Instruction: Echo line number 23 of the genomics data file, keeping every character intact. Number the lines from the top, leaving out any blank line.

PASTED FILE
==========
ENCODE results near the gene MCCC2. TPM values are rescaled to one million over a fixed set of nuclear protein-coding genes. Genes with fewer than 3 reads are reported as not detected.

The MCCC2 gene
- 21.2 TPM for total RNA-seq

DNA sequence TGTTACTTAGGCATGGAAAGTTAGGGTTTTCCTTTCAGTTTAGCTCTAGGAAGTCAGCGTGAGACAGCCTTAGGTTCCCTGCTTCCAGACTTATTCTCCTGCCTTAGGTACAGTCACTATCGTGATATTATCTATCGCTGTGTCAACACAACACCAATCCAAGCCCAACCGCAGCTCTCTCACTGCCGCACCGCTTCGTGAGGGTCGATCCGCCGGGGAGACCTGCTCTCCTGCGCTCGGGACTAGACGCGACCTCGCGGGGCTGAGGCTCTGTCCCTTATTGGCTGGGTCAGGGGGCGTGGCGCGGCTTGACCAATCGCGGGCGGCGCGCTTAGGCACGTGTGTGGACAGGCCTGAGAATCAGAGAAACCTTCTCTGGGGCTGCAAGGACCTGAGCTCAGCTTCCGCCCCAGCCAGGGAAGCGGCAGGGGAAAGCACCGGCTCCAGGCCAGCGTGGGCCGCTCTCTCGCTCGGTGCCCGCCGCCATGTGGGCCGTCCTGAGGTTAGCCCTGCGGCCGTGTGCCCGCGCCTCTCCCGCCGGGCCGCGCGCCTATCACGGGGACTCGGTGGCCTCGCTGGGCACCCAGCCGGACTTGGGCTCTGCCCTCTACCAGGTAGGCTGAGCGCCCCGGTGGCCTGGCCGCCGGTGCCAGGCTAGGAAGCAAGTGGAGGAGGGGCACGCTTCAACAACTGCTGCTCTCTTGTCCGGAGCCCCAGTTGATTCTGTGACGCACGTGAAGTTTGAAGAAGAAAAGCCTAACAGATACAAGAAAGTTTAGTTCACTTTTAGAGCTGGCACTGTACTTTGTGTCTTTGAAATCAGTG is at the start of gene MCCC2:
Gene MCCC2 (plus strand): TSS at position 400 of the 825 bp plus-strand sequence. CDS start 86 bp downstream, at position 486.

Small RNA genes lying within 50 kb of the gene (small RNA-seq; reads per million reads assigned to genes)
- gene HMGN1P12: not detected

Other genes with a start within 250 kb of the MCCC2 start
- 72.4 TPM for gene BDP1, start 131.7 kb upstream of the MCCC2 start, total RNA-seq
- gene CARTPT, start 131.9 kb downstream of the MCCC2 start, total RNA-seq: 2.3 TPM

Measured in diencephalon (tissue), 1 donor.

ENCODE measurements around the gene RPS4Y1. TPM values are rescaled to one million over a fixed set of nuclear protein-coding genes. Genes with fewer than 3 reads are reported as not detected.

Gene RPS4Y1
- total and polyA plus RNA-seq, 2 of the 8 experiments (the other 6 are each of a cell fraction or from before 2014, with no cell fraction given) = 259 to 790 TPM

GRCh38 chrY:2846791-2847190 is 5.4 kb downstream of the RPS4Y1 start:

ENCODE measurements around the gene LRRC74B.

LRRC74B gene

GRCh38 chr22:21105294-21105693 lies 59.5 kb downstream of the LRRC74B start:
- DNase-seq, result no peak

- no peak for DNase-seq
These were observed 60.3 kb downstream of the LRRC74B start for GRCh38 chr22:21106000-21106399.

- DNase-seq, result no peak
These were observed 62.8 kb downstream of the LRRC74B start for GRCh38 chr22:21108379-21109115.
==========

These were observed 62.8 kb downstream of the LRRC74B start for GRCh38 chr22:21108379-21109115.